On the contrary, she’d made sure to be upbeat and positive when she visited him at Lawndale, putting on her cheeriest face and doing her best to rouse him from his stupor.  Her father was a keen observer of current events and Jenny had always come ready with at least two late-breaking news items to discuss in hopes of stimulating his interest.  They rarely did.  It had been particularly discouraging–and no better indicator of his state of mind–that when she’d mentioned to him the latest outrage by the Clintons all she got in response was a grunt.  The next day she received a call from Lawndale telling her that he’d been moved to the critical care unit in St. Joseph’s Hospital.

He’d been languishing ever since, but last night he’d taken a turn for the worse, the doctor telling her he wasn’t expected to live more than forty-eight hours.  Her father, he explained, had begun what was known as “active dying.”

Jenny found Karen’s number on her contact list.  Her sister was already seriously stressed because she was half way across the country and probably wouldn’t make it back before their father passed.  But Jenny needed to talk to someone besides doctors and nurses and though she had been praying non-stop what she really wanted was to feel she wasn’t going through all this alone.  Times like this made her wish she had more friends.  There was Christine, whom she’d known since first grade and who lived with her husband and three children only ten minutes from her and Rob’s condo, but their relationship consisted almost solely of meeting three or four times a year for lunch at Village Tavern and even though she thought of Christine as her best friend calling her out of the blue at such a moment was unthinkable.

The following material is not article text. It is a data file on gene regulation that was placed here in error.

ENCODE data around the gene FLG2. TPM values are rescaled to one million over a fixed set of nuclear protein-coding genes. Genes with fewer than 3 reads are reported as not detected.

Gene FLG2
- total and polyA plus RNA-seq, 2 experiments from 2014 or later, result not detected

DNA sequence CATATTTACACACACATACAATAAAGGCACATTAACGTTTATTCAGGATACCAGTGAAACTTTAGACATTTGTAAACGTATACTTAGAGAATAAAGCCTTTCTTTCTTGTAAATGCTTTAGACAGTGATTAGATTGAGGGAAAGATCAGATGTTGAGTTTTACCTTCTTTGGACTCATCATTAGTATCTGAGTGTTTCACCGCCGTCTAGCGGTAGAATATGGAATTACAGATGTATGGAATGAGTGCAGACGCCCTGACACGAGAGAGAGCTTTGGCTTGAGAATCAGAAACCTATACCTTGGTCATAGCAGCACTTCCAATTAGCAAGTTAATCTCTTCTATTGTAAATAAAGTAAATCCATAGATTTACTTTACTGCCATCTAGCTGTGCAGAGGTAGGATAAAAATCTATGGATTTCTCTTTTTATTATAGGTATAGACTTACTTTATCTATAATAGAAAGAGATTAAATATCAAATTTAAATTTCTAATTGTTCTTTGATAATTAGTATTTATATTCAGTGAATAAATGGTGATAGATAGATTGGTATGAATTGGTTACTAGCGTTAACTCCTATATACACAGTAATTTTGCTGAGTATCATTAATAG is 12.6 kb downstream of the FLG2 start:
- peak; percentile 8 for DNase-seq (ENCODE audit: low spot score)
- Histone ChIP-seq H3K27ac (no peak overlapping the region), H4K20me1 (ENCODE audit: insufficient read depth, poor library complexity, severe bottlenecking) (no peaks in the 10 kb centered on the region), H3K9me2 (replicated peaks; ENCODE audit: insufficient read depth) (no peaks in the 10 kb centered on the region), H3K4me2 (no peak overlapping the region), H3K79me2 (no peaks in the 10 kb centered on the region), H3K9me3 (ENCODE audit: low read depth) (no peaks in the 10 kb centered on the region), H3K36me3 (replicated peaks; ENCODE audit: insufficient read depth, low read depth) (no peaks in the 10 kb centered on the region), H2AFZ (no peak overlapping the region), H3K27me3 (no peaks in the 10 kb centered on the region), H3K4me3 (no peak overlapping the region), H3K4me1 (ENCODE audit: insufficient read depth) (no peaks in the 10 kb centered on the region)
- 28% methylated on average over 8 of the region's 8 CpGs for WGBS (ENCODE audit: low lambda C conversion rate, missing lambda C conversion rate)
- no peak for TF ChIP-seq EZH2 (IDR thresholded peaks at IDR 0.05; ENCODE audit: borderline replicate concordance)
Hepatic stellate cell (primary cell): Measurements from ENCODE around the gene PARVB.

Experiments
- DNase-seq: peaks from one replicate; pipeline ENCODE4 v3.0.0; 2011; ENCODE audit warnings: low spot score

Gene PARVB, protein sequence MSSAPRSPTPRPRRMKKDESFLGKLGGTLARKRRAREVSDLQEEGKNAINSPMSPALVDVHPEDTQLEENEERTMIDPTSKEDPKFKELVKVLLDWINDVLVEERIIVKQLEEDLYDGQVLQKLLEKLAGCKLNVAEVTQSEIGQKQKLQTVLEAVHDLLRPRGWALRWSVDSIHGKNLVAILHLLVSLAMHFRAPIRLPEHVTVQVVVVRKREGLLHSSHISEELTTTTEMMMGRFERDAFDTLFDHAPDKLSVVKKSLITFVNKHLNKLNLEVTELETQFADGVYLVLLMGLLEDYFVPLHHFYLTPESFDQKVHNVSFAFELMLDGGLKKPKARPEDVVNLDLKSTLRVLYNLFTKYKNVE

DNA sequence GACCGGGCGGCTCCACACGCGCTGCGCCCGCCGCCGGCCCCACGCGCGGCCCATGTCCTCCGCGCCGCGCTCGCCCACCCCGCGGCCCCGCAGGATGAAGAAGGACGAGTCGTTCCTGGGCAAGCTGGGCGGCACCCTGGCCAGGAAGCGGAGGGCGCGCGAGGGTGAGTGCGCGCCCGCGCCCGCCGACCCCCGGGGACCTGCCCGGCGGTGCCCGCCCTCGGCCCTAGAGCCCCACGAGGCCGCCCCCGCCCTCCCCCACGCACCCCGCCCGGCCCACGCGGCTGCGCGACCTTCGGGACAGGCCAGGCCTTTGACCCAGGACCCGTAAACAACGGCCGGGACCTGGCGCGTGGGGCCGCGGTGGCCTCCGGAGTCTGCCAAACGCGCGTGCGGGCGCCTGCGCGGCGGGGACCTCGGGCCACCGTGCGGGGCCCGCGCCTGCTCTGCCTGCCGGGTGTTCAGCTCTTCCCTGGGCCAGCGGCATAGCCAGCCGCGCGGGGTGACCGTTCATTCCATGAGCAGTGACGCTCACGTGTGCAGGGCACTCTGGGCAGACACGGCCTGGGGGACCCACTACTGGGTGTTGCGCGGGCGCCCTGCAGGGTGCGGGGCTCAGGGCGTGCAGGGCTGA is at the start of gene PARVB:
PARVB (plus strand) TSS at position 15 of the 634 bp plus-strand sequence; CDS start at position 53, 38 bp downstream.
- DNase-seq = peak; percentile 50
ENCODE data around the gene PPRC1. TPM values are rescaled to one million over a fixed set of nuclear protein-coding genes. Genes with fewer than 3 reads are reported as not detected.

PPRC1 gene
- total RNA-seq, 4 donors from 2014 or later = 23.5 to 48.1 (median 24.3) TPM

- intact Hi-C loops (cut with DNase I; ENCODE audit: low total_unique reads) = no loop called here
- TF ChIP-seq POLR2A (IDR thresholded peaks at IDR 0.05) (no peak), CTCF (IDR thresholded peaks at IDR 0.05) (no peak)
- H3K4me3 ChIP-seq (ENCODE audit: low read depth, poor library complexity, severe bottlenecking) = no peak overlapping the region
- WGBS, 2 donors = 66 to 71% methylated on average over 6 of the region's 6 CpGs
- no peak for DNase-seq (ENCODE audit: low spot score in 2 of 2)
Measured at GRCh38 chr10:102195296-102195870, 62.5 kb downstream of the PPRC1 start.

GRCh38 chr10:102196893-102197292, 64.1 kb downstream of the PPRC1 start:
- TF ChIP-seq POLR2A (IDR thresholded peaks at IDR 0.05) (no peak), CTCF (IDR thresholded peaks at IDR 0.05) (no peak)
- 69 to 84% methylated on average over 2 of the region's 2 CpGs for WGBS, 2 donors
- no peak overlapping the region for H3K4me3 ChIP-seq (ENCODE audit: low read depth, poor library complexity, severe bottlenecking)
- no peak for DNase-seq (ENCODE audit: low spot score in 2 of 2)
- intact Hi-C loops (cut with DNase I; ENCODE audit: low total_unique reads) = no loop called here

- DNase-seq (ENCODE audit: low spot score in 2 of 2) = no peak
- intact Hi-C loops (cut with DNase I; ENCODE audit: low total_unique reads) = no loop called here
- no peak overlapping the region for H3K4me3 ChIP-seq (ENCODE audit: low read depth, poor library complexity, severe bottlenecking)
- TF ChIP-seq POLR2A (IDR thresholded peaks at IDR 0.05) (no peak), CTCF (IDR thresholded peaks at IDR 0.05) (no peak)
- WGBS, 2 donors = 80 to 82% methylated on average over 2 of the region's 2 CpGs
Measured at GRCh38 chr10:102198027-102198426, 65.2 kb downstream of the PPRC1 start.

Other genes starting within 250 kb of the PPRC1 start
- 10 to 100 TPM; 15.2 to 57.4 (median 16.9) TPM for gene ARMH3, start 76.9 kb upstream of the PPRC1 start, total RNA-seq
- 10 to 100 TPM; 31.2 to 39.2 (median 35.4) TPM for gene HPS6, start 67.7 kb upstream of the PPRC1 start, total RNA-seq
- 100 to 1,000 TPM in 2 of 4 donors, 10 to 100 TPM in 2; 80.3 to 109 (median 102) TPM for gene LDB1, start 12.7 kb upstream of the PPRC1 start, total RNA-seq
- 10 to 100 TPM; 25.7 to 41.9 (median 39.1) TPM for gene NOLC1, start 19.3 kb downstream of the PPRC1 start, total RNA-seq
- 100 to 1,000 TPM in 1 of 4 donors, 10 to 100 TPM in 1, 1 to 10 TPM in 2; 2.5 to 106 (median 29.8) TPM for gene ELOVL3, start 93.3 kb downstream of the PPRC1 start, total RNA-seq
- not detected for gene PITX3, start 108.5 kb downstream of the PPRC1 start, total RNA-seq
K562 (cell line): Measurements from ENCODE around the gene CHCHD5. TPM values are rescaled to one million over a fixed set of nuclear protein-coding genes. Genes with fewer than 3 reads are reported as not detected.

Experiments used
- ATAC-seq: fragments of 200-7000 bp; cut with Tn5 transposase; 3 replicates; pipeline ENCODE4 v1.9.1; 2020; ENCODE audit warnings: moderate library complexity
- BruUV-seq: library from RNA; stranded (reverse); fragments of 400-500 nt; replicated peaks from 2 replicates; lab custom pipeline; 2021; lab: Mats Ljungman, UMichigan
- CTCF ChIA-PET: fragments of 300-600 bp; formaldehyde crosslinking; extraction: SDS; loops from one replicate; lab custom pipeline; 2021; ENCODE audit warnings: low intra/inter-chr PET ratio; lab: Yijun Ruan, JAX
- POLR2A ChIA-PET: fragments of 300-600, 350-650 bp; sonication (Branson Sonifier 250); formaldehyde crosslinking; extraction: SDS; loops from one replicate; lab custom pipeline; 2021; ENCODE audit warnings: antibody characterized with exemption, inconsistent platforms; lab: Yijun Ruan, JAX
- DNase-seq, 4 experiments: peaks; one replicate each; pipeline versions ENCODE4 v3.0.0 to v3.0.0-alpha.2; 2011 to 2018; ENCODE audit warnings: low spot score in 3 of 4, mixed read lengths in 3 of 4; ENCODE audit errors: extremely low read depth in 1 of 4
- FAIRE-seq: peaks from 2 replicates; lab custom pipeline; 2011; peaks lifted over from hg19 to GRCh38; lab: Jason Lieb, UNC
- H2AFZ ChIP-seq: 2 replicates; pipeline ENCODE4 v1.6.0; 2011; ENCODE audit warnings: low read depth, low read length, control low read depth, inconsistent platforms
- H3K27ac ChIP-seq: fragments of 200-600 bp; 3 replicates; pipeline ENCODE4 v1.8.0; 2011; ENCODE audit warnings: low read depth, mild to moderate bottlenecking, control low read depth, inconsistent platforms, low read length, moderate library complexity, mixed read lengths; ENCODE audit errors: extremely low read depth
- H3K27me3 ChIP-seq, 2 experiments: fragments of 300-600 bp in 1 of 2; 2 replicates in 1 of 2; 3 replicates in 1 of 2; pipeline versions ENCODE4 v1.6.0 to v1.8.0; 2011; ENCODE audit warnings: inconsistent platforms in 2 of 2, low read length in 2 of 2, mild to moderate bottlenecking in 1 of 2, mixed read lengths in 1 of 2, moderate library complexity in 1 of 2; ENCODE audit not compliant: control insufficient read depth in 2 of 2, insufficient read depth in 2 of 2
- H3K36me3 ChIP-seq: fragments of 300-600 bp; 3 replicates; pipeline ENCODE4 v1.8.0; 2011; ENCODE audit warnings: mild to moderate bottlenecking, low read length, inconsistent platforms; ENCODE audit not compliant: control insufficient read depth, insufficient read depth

Karen picked up on the second ring.  Jenny could tell immediately from her sister’s tone–somber at first, then faintly exasperated–that she hadn’t expected to hear from Jenny until she had something major to report.

“Who’s with him now?” Karen said.

“The nurse,” Jenny said.  “There’s a nurse with him.  Have you left yet?  Are you on the road?”

“Ken’s packing up the RV now.”  There was sigh and then, “I should have known this would happen.”

“It’s not your fault.  You two deserved–”

“The moment we decide to get away, the very moment…It’s too perfect.”

It had been twelve years since Karen convinced their parents to move to Florida, arguing that the warm climate was only one way in which that state was hospitable to seniors.  Except for college, Jenny had always lived in the same city as her parents.  Her acquiescing to her sister’s logic hadn’t prevented her from missing her mother and father, and she’d looked forward year-round to her and Rob’s Miami vacation.  It was after her mother’s Alzheimer’s became acute and her parents had to enter assisted living that Jenny, as fearful as she was of traveling by herself (Rob didn’t get as much vacation time as Jenny did at the library), began flying down whenever Karen and Ken were feeling overwhelmed.  Karen thought Jenny’s fears out of proportion and told her so–she was too dependent on Rob, she needed to do more things for herself, be more adventurous–and Jenny, despite having been deprived of her mother and father in their golden years, felt guilty every time Karen complained about the difficulty of caring for their elderly parents.

“I’m just sorry you had to drive all that way,” Jenny said.  “And now you have to come back.  Did Ken get his elk?”


“He must be disappointed.”

“That’s putting it mildly.”

“Maybe you can drive back…later.”

“There’s only one week left of elk season.  Five days to be exact.”

“I’m sorry.”

After Karen’s and Ken’s retirement, they’d purchased a Winnebago for the express purpose of doing things they’d put off while they were working.  But there came a point when they didn’t feel they could leave town without a family member to make sure the Lawndale people were taking proper care of their parents as well as being a buffer between the nurses and their father, a gruff and an impatient man in the best of circumstances.  Karen had called Jenny two weeks ago, appealing for a respite.  It had been six months since their mother died, six months of dealing with their father’s deteriorating health and bad temper and they really, really needed a break, Karen had said.  Next month was September, she’d gone on, elk season in Colorado.  It would mean the world to Ken–who had been so understanding during both of their parents’s illnesses, so forbearing–if she would fly down and stay for an extended period–a week, perhaps; ten days would be even better.